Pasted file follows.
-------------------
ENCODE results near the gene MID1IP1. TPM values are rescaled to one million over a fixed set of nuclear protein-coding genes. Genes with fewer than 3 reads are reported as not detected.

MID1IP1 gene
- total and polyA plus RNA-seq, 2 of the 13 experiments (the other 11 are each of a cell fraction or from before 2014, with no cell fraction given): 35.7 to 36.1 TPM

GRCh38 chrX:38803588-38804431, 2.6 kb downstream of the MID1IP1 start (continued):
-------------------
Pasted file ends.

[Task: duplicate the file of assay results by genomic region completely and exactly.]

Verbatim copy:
ENCODE results near the gene MID1IP1. TPM values are rescaled to one million over a fixed set of nuclear protein-coding genes. Genes with fewer than 3 reads are reported as not detected.

MID1IP1 gene
- total and polyA plus RNA-seq, 2 of the 13 experiments (the other 11 are each of a cell fraction or from before 2014, with no cell fraction given): 35.7 to 36.1 TPM

GRCh38 chrX:38803588-38804431, 2.6 kb downstream of the MID1IP1 start (continued):